Routing Algorithms for Mobile Ad Hoc Networks

Routing Algorithms for Mobile Ad Hoc Networks

Saad Harous (University of Sharjah, UAE)
Copyright: © 2009 |Pages: 11
DOI: 10.4018/978-1-60566-046-2.ch011
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In this chapter, we will introduce mobile ad hoc networks and issues related to routing data in such networks. Mobile ad hoc networks (MANET) are multi-hop networks made up of mobile nodes cooperating together to maintain the network connectivity. These kinds of network are very useful in situations where a temporary network is needed, such as military area, disaster area, and so on. MANET routing protocols are divided into two categories: proactive (table driven routing) and reactive (on-demand routing) routing. In conventional routing algorithms, if information is to be sent between two nodes, then the shortest path connecting these two nodes is found and used. However this approach does not take into consideration the fact that these devices are battery-operated, so the energy consumed is very important. A number of energy aware algorithms will be presented and their advantages and disadvantages will be discussed in this chapter. Also we will present and discuss the different metrics considered when designing a power aware routing algorithm
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Due to the significant improvement and the widespread use of mobile devices, as well as progress in wireless communication, ad hoc networking is being used in many applications. These applications for MANETs are diverse, ranging from large-scale, mobile, highly dynamic networks to small, static networks that are constrained by power sources. In addition to current applications that move from traditional infrastructure environment into the ad hoc context, new services can and will be designed for the new environment.

In many ad hoc networks, though, two mobile devices that want to communicate with each other may not be within wireless transmission range of each other. But they could communicate with each other if other devices within their transmission range are willing to forward packets for them. For example, in the network illustrated in Figure 1, mobile device Z is not within the range of device X’s wireless transmitter (indicated by the circle around X) and device X is not within the range of device Z’s wireless transmitter. If X and Z wish to exchange packets, they may in this case request the services of device Y to forward packets for them, since Y is within the transmission range of both X and Z. Indeed, the routing problem in a real ad hoc network is more complicated than this example suggests, due to the inherent non-uniform propagation characteristics of wireless transmissions and due to the possibility that any or all of the devices involved may move at any moment (Singh & Raghavendra, 1998).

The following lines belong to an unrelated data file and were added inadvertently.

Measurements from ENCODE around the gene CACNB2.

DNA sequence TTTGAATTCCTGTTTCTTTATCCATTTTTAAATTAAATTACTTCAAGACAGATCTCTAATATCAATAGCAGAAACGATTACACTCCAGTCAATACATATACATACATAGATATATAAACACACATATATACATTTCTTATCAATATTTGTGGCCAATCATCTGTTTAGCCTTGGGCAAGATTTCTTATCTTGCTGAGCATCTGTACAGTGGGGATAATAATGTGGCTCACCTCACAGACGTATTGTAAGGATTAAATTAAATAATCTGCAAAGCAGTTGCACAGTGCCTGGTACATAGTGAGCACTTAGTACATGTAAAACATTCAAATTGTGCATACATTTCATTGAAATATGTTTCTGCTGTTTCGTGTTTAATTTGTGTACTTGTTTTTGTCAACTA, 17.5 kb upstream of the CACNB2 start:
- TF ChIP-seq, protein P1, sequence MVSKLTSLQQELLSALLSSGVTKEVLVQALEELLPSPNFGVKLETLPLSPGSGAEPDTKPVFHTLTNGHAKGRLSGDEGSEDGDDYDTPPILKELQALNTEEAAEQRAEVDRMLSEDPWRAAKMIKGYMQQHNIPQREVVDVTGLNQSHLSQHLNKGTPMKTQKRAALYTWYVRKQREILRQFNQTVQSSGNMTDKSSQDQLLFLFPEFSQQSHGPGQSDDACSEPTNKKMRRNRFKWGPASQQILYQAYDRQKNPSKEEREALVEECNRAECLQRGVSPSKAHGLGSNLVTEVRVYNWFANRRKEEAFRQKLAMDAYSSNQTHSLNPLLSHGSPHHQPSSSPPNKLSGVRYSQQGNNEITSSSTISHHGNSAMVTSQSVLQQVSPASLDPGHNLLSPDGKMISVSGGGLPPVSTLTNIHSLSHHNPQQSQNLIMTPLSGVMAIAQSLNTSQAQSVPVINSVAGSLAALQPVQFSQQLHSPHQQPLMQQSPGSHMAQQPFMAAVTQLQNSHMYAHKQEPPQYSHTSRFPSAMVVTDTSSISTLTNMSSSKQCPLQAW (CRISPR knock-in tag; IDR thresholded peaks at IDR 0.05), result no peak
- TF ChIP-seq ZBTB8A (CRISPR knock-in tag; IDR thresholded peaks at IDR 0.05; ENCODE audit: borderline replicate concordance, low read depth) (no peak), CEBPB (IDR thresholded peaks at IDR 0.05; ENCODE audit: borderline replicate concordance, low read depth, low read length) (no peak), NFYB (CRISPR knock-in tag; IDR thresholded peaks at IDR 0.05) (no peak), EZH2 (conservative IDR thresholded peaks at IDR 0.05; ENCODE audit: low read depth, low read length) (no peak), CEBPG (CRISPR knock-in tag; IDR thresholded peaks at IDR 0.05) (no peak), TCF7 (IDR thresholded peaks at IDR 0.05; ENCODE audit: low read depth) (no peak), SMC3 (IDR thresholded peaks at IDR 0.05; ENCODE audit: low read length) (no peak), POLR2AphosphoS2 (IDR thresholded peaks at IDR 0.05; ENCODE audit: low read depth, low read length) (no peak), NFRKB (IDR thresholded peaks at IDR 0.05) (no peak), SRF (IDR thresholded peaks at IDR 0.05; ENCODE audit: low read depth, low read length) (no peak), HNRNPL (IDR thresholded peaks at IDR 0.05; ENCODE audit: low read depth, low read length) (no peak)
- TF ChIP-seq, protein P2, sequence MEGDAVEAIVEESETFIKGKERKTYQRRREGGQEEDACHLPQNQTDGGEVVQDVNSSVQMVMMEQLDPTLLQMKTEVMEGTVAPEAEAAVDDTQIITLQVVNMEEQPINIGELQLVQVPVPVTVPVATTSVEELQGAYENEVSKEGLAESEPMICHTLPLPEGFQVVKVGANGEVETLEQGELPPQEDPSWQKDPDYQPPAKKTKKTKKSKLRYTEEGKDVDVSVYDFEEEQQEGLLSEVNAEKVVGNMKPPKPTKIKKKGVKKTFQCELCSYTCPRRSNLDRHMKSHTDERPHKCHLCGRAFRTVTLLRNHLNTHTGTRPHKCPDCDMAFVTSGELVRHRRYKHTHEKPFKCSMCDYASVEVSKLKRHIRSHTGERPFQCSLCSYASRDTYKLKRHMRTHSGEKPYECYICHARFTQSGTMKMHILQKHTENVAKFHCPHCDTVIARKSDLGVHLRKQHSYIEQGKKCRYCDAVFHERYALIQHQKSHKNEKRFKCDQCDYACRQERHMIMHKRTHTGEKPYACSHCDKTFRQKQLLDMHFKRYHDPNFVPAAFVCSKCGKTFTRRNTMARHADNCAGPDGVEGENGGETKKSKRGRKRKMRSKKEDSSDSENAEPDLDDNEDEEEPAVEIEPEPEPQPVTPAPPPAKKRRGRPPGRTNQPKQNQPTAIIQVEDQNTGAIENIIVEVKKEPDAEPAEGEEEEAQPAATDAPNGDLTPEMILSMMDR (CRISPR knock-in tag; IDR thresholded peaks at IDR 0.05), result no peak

Figure 1.

Simple ad hoc routing network


These nodes are usually PDAs or laptops that are battery operated and are equipped with wireless Ethernet cards. To maximize the lifetime of the node, conservation of battery power is critical. Research is being carried out to reduce energy consumption at various levels, for example, at the operating system level, physical level, and MAC level. Energy can be conserved at the routing level by designing cross-layered protocols and deploying low-power routing algorithms that use the power cost of the route as a metric for routing packets.

Power consumption in ad hoc networks can be divided into two parts: (1) the idle mode and (2) the transmit/receive mode. The nodes in the network are either in idle mode or in transmit/receive mode at all times. The idle mode corresponds to baseline power consumption. Our focus will be on studying and optimising the transmit/receive mode.

The intricate problem of energy conservation in wireless ad hoc networks is of great significance due to the limited battery capacity of the participating mobile devices. The behavior of any protocol entity, and the operations carried out by any such entity, impact the energy costs. Different routing protocols use one or more of a small set of metrics to determine optimal paths. The most common metric used is shortest hop routing as in DSR (Dynamic Source Routing), DSDV (Destination Sequenced Distance Vector), TORA (Temporally Ordered Routing Algorithm), WRP (Wireless Routing Protocol) and in the DARPA packet radio protocol. Some of these protocols, however, can just as easily use shortest delay as the metric. Link quality is a metric that is used by SSA (Signal Stability Based Adaptive Routing) and by the DARPA protocol. Some of these metrics, unfortunately, have a negative impact on node and network life by inadvertently overusing the energy resources of a small set of nodes in favor of others.

Key Terms in this Chapter

Routing Algorithm: An algorithm that routes packets of data from a source to destination based on some criteria.

Wireless: Transfer of information over a distance without the use of wires

Path: A route connecting two nodes. A sequence of vertices of a graph.

Energy: A capacity of power needed by a node to route data.

Cost: A value of energy needed by a node to route data.

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